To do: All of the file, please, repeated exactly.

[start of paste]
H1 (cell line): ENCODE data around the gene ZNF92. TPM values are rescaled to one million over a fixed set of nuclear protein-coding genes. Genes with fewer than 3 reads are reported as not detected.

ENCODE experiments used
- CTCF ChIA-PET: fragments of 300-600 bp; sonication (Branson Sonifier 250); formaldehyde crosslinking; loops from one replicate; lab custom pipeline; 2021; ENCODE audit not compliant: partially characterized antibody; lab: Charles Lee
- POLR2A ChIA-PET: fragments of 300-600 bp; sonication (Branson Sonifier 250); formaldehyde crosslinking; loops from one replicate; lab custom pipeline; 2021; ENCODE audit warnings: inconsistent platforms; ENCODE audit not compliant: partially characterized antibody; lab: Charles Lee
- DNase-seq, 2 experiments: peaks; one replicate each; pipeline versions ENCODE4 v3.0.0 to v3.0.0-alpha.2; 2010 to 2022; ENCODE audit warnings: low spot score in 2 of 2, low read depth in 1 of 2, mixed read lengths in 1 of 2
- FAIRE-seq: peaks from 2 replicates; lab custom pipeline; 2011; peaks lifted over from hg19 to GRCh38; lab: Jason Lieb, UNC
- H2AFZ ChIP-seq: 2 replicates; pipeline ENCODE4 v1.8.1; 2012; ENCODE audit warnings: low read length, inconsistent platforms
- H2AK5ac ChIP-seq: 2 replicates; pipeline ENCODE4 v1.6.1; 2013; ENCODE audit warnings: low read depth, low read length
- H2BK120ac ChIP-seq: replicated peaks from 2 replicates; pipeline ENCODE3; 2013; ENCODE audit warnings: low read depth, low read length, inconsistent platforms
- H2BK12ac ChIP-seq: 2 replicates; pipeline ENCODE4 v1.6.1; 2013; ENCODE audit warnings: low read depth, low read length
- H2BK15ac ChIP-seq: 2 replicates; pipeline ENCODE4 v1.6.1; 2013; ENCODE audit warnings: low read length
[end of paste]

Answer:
H1 (cell line): ENCODE data around the gene ZNF92. TPM values are rescaled to one million over a fixed set of nuclear protein-coding genes. Genes with fewer than 3 reads are reported as not detected.

ENCODE experiments used
- CTCF ChIA-PET: fragments of 300-600 bp; sonication (Branson Sonifier 250); formaldehyde crosslinking; loops from one replicate; lab custom pipeline; 2021; ENCODE audit not compliant: partially characterized antibody; lab: Charles Lee
- POLR2A ChIA-PET: fragments of 300-600 bp; sonication (Branson Sonifier 250); formaldehyde crosslinking; loops from one replicate; lab custom pipeline; 2021; ENCODE audit warnings: inconsistent platforms; ENCODE audit not compliant: partially characterized antibody; lab: Charles Lee
- DNase-seq, 2 experiments: peaks; one replicate each; pipeline versions ENCODE4 v3.0.0 to v3.0.0-alpha.2; 2010 to 2022; ENCODE audit warnings: low spot score in 2 of 2, low read depth in 1 of 2, mixed read lengths in 1 of 2
- FAIRE-seq: peaks from 2 replicates; lab custom pipeline; 2011; peaks lifted over from hg19 to GRCh38; lab: Jason Lieb, UNC
- H2AFZ ChIP-seq: 2 replicates; pipeline ENCODE4 v1.8.1; 2012; ENCODE audit warnings: low read length, inconsistent platforms
- H2AK5ac ChIP-seq: 2 replicates; pipeline ENCODE4 v1.6.1; 2013; ENCODE audit warnings: low read depth, low read length
- H2BK120ac ChIP-seq: replicated peaks from 2 replicates; pipeline ENCODE3; 2013; ENCODE audit warnings: low read depth, low read length, inconsistent platforms
- H2BK12ac ChIP-seq: 2 replicates; pipeline ENCODE4 v1.6.1; 2013; ENCODE audit warnings: low read depth, low read length
- H2BK15ac ChIP-seq: 2 replicates; pipeline ENCODE4 v1.6.1; 2013; ENCODE audit warnings: low read length